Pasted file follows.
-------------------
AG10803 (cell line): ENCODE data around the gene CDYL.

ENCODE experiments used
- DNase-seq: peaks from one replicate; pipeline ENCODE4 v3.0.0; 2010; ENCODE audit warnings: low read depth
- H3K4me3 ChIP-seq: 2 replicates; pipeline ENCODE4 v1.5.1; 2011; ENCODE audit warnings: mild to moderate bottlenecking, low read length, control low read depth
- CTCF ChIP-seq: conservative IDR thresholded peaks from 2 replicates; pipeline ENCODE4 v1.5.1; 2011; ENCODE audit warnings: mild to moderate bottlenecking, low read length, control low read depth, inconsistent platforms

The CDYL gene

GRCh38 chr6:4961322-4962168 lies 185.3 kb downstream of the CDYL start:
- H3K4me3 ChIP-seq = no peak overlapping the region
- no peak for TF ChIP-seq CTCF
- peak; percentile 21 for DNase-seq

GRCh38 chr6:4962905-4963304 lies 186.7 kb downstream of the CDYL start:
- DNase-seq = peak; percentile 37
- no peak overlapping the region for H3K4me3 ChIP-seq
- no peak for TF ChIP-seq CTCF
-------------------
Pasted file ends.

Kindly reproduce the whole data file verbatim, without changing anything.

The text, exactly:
AG10803 (cell line): ENCODE data around the gene CDYL.

ENCODE experiments used
- DNase-seq: peaks from one replicate; pipeline ENCODE4 v3.0.0; 2010; ENCODE audit warnings: low read depth
- H3K4me3 ChIP-seq: 2 replicates; pipeline ENCODE4 v1.5.1; 2011; ENCODE audit warnings: mild to moderate bottlenecking, low read length, control low read depth
- CTCF ChIP-seq: conservative IDR thresholded peaks from 2 replicates; pipeline ENCODE4 v1.5.1; 2011; ENCODE audit warnings: mild to moderate bottlenecking, low read length, control low read depth, inconsistent platforms

The CDYL gene

GRCh38 chr6:4961322-4962168 lies 185.3 kb downstream of the CDYL start:
- H3K4me3 ChIP-seq = no peak overlapping the region
- no peak for TF ChIP-seq CTCF
- peak; percentile 21 for DNase-seq

GRCh38 chr6:4962905-4963304 lies 186.7 kb downstream of the CDYL start:
- DNase-seq = peak; percentile 37
- no peak overlapping the region for H3K4me3 ChIP-seq
- no peak for TF ChIP-seq CTCF